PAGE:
Canadian Hindu organizations are intensifying their push for the House of Commons to develop legislation and pass a law that recognizes Hinduphobia, defines it as anti-Hindu sentiment, and funds education to combat it.
Hinduphobia petition e-4507 was launched in July by Vijaykumar Jain, a director with the Canadian Organization for Hindu Heritage Education. It has received more than 23,700 signatures so far.
Advocates for developing and passing a bill against Hinduphobia say that actions against Hindus in Canada have intensified during the current diplomatic crisis between India and Canada.
Prime Minister Trudeau stated in Parliament earlier this month that Canadian security agencies have been investigating claims of a possible connection between agents of the Government of India and the June 18 murder of Hardeep Singh Nijjar. Nijjar was a Canadian citizen, and Sikhs considered him a leader and supporter of the Khalistan movement.
“We are deeply troubled that these statements have empowered and emboldened the Khalistani extremists to put out public statements on social media threatening Hindus,” said a letter from the Hindu Federation signed by Pandit Roopnauth Sharma.
“As a direct result of such threats, Hindus are feeling traumatized in their daily lives, and women and children are feeling unsafe in their homes and public places.”
In a video that is being shared on social media, Gurpatwant Singh Pannun, the general counsel of Sikhs For Justice, asks Hindus to leave Canada.
What is Hinduphobia?
The Hindu organizations working on the petition assert that the Hinduphobia petition addresses anything that denigrates, dehumanizes or demonizes Hindus and the Hindu religion.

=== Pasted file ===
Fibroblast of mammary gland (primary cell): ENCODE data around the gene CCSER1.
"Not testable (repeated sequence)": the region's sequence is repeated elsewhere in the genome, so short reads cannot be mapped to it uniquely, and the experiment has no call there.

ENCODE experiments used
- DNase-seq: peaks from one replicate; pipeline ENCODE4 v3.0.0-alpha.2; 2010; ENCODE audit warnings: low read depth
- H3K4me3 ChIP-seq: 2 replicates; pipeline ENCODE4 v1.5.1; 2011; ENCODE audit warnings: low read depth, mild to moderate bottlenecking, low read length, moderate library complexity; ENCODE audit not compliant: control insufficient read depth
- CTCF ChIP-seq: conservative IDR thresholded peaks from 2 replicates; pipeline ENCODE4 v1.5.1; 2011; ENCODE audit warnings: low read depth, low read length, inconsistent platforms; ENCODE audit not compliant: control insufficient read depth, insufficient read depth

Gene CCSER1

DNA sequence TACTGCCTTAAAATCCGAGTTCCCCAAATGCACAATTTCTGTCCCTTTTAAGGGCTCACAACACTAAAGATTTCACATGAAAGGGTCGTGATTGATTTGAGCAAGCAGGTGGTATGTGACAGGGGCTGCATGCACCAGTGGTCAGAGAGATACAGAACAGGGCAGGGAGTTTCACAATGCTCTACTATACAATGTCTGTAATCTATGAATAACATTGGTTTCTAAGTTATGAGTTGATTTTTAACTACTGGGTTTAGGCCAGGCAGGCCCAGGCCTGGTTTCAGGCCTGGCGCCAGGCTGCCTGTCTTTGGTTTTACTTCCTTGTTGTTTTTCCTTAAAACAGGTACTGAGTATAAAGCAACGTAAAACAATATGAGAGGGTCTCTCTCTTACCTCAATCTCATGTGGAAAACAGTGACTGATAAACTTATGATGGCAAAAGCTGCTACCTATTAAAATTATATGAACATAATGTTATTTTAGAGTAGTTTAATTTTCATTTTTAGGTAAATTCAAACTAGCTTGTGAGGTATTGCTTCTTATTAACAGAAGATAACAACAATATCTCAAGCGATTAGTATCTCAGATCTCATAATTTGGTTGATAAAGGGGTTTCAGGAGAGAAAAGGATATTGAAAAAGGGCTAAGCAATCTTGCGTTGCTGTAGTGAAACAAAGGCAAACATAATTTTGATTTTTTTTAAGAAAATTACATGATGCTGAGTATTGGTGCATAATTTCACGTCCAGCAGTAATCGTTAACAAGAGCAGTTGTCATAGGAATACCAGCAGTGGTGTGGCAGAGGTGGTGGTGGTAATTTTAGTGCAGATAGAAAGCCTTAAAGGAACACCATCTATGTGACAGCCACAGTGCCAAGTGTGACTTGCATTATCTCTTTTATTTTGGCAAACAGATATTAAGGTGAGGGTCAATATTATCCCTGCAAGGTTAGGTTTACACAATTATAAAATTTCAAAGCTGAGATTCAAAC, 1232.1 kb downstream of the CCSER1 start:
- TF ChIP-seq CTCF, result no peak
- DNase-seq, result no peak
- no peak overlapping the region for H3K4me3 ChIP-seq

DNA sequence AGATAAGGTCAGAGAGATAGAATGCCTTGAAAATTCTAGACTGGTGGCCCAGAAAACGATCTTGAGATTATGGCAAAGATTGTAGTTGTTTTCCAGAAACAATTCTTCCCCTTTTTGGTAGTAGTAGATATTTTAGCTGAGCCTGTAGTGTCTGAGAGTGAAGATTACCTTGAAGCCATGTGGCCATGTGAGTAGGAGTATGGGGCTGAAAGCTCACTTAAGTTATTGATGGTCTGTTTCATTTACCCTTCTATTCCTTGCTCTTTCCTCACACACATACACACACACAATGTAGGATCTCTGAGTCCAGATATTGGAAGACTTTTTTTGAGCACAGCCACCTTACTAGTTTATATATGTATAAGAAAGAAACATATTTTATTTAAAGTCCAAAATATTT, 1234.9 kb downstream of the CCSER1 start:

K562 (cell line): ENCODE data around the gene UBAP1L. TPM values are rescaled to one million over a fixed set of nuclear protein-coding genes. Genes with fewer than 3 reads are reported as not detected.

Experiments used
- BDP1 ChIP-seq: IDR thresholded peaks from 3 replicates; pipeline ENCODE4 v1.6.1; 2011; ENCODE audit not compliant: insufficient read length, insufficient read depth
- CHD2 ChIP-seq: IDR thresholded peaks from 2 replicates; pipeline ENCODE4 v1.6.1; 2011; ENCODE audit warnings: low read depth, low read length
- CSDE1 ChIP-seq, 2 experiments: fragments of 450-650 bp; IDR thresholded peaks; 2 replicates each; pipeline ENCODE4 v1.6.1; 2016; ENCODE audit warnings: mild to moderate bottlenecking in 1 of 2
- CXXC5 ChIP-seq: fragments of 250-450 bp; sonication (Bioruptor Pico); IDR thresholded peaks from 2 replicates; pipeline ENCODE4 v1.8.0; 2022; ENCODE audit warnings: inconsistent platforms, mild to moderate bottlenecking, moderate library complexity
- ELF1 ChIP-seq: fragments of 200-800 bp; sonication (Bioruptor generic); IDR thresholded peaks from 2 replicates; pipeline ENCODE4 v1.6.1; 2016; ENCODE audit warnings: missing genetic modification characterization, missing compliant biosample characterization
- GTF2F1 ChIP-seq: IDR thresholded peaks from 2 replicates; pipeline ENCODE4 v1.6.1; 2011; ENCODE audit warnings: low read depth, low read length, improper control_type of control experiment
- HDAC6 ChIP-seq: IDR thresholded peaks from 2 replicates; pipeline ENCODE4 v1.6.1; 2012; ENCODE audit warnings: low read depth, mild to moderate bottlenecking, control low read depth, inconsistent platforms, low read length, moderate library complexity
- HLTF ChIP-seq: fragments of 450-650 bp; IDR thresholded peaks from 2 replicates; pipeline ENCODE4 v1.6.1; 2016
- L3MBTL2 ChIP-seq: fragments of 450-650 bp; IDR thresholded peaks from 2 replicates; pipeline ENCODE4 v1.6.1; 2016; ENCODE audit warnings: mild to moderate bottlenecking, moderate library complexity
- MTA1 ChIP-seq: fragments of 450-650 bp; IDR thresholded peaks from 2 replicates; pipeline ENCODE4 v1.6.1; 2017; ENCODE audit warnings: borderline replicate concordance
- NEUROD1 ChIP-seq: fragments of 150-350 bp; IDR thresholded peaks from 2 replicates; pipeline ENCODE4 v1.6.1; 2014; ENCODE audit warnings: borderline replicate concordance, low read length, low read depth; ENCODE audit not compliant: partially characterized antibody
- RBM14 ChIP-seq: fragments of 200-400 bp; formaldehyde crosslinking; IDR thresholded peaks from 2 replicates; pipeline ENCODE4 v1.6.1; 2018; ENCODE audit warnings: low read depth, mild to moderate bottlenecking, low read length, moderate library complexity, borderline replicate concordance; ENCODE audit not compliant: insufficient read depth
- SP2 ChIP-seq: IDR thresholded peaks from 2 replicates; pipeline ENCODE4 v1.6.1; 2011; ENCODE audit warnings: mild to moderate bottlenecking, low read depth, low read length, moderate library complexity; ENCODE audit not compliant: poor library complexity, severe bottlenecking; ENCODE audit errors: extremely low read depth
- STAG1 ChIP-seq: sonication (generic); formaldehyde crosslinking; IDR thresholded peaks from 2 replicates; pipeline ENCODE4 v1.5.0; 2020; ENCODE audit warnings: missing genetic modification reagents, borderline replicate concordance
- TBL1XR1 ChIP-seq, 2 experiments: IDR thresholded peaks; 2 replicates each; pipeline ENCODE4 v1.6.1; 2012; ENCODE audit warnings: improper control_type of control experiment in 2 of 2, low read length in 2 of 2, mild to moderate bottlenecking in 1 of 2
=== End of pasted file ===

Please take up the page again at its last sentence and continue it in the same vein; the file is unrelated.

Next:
Ragini Sharma, president of the Canadian Organization for Hindu Heritage Education, says she regularly receives calls and emails from Hindus who face ridicule about wearing a bindi.
The decorative and symbolic dot is worn on the forehead in South Asian cultures, often representing cultural heritage or spirituality; it is also used as a fashion accessory. She says that Hindu children in school are being bullied for their faith. Many parents report that their children are being told they will go to hell because they are Hindu and the children are being asked to convert to another faith, she said.
In addition to advocating for a federal bill against Hinduphobia, the Hindu heritage organization has been opposing a caste motion passed at the Toronto District School Board in March 2023.
“We opposed the TDSB motion’s plan of implementation that included teaching all students and staff in schools the lie that Hindu faith explicitly teaches to oppress others,” Sharma said.
“The motion singles out and ethnically profiles South Asians and Caribbean [nationals] and in particular targets Hindus as inherently bigoted and therefore needing extra policing. To suggest that Canadian Hindus of Indian or Caribbean origin are inherently bigoted, that they are especially prone to bringing along their biases from the old country to Canada, is deeply racist and Hinduphobic.”